Sediment yields, lithofacies architecture and mudrock characteristics in glacimarine environments

Sediment yields, lithofacies architecture and mudrock characteristics in glacimarine environments
Cai, J.
1994
Northern Illinois University, DeKalb
466 p., Illus.
Sedimentation rates, glacial signatures on particle shapes and lithofacies architectures of glacimarine deposits are the three foci of this study. Sediment-trap data collected in Tarr Inlet, Glacier Bay, Alaska, show that sedimentation rates in a temperate glacial fjord are extremely high, and decrease exponentially with increasing distance from tidewater termini by the relationship: y = 319.29 exp($-$3.20 $\times$ 10$\sp{-4}$x) where y is sedimentation rate (cm/a) and x is distance (m). Average rates measured from sediment traps during 1989-1991 in Tarr Inlet were at least 4.5 cm/day within 2 km of the termini, and about 0.01 cm/day at 15 km away. An estimated total volume of about $\rm 2.1\times 10\sp9\ m\sp3$ sediment has accumulated in the fjord since deglaciation in about 1892, at an annual rate of about 2.5 to $\rm 3.0\times 10\sp7\ m\sp3/a.$ Results from this study indicate that the shape of quartz silt particles is dependent upon their origin, and demonstrate that Fourier shape analysis of quartz silt can be used to identify particles of glacial origin, and to detect the first sign of iceberg rafting and glaciation at sea level from fine-grained sediments. Fourier shapes were determined on about 60,000 quartz silt grains (25-63 $\mu$m) from 143 samples, collected from Grand Pacific and Margerie Glaciers and streams around and within Tarr Inlet. The analyses show that quartz silt from supra-/englacial debris is more angular and elongate than that from both basal debris and stream sediments. Ice-proximal sediment has a larger component of basal debris, and ice-distal sediment has a higher supraglacial (iceberg-rafted) component. Lithofacies architectures of glacimarine deposits are studied by seismic facies analysis of sediment fill in the fjord of Glacier Bay. Examination of single-channel, high-resolution, seismic-reflection profiles allows the recognition of 8 seismic facies, and the interpretation of 14 lithofacies. Seismic stratigraphy indicates that the retreat of tidewater termini in Glacier Bay was discontinuous, and retreat rates varied greatly. Although the overall retreat rate was very fast, the termini had many short periods of quasi-stability, when morainal banks were formed. Terminus retreat was often slowed, or a quasi-stability was established, when bedrock highs, mid fjord islands, and fjord narrowing, dividing and elbows were encountered.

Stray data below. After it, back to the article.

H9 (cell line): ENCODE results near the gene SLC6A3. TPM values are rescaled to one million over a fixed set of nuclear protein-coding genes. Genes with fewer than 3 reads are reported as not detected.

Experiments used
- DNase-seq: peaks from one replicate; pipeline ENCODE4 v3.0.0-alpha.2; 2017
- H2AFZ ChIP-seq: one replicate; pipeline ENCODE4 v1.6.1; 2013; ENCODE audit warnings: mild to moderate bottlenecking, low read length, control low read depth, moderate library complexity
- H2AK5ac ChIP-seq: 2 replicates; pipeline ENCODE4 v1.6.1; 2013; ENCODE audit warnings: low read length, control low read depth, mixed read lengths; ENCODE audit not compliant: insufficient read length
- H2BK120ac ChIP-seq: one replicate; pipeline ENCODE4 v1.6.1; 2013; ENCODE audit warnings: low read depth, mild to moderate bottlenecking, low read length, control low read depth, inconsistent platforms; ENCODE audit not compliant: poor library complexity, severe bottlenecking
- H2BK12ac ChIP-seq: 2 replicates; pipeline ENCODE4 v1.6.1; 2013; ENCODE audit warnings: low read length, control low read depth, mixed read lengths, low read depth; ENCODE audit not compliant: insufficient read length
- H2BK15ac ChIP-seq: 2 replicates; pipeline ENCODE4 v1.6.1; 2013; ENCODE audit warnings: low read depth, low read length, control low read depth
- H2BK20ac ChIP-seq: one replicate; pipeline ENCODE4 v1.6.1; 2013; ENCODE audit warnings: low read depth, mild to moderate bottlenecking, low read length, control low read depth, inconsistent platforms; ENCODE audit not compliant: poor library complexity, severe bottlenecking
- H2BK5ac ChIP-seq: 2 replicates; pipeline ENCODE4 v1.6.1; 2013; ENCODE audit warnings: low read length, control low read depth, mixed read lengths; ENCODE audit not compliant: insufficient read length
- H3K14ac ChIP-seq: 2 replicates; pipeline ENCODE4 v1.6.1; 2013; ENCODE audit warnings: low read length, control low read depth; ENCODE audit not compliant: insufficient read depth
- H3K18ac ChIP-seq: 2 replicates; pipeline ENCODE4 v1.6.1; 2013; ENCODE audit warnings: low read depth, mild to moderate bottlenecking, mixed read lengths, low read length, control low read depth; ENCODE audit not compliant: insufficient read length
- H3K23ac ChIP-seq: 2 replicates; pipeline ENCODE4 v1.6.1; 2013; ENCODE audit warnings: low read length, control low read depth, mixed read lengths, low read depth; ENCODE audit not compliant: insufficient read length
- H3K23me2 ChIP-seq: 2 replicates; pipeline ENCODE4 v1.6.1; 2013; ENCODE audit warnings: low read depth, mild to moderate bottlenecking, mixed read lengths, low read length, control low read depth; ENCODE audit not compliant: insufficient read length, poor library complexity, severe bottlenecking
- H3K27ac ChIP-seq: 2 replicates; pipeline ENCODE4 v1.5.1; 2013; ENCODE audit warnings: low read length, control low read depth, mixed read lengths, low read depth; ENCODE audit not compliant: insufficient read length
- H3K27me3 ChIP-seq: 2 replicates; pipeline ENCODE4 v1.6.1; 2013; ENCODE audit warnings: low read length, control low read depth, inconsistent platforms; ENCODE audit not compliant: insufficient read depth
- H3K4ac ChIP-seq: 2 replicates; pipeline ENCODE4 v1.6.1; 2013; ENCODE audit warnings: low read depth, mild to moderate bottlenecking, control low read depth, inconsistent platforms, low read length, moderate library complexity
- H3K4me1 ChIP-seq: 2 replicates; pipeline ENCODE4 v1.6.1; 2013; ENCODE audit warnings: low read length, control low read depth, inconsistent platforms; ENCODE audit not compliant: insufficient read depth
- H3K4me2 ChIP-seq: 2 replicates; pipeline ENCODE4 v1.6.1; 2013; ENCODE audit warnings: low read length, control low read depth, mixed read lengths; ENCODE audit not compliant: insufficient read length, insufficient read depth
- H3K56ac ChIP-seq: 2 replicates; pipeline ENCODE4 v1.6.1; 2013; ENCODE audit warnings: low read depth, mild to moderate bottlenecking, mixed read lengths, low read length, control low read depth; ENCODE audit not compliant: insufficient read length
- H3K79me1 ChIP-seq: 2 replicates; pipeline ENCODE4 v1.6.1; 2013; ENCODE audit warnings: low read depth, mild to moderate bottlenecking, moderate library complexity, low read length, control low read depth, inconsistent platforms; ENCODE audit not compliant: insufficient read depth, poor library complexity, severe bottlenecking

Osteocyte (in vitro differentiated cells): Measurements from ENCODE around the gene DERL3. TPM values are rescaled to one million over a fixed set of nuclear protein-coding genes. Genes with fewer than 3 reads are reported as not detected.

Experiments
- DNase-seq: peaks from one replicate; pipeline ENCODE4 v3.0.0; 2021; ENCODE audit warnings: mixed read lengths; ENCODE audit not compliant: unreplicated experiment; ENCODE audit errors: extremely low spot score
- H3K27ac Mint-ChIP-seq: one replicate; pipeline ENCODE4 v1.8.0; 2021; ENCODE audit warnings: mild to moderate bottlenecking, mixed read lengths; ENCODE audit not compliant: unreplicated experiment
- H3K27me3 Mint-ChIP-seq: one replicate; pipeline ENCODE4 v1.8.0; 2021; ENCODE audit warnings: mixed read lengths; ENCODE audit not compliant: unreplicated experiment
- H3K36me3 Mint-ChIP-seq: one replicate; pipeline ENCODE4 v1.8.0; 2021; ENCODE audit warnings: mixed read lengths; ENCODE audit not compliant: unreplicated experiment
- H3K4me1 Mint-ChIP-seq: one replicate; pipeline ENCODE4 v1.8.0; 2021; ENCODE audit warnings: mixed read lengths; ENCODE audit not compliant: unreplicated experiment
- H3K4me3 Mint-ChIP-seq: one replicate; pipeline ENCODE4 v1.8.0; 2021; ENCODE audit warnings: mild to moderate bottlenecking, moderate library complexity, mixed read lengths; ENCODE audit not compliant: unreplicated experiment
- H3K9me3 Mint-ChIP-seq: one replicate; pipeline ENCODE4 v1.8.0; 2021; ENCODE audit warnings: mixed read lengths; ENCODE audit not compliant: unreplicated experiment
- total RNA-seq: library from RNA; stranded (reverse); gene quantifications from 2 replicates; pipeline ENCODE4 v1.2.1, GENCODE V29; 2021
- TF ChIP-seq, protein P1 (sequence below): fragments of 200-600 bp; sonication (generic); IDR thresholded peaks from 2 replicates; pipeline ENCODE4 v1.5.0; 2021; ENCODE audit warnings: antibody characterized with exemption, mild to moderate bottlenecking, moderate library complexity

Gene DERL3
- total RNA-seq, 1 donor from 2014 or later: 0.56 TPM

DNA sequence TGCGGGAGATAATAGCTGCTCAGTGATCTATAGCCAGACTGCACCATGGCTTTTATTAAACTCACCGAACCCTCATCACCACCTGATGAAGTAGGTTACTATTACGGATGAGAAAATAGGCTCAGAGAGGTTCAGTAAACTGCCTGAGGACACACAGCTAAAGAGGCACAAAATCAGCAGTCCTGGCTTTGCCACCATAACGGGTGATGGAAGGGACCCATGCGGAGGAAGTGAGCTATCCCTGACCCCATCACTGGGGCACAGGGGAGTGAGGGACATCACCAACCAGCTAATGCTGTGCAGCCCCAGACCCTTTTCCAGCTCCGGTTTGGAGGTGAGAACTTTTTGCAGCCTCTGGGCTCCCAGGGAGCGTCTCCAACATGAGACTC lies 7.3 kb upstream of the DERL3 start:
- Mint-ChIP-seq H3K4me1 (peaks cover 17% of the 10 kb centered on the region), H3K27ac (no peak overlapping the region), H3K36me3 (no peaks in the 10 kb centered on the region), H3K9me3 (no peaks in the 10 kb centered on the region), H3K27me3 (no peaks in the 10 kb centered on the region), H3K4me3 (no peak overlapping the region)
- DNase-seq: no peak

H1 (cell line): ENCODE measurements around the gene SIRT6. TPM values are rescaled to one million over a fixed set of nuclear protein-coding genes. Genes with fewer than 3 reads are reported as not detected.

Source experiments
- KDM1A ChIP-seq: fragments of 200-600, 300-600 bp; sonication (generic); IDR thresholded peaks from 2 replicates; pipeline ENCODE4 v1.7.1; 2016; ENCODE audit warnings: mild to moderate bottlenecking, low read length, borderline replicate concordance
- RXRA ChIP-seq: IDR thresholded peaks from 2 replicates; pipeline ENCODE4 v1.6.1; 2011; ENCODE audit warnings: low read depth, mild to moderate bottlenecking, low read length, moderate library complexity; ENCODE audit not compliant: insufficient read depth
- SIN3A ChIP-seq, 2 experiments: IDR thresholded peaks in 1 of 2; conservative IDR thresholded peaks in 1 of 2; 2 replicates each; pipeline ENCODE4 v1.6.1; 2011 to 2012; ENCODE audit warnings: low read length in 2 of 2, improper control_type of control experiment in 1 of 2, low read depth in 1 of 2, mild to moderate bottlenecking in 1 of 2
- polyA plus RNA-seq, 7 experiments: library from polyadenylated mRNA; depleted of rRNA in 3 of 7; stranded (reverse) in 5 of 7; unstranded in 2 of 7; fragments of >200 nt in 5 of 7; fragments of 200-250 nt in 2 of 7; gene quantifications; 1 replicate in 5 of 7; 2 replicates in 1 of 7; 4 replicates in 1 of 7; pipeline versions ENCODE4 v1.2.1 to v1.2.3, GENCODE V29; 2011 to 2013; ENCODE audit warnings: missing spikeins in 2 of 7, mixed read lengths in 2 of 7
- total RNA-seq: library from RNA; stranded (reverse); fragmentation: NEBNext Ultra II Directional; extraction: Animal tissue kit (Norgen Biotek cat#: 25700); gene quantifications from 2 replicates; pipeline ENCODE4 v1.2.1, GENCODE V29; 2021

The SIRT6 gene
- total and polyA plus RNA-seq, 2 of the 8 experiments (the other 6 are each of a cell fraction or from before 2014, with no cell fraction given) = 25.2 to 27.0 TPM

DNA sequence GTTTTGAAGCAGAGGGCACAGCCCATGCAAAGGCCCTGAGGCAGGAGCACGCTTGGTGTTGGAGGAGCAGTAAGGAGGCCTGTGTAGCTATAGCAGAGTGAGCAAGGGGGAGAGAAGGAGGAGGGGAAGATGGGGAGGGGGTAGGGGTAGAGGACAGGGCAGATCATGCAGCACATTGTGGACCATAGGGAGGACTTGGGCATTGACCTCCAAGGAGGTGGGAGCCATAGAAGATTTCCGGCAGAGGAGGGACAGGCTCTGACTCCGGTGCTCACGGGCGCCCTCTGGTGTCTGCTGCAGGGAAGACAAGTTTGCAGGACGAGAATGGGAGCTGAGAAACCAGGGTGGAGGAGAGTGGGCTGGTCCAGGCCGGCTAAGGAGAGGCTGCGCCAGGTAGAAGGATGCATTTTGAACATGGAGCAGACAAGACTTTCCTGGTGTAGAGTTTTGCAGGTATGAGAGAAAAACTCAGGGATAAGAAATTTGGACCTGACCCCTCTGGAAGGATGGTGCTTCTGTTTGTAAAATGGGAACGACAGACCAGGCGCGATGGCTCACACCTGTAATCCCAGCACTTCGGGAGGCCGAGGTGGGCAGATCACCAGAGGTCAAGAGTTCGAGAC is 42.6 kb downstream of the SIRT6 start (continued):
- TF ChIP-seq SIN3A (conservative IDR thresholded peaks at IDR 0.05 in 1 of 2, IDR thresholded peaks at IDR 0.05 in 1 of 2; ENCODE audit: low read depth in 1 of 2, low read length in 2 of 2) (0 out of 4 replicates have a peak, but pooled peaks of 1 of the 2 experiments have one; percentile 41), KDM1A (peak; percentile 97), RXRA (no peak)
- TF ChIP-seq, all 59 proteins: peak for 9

Ph.D. dissertation
Minerals Data and Information Rescue in Alaska (MDIRA)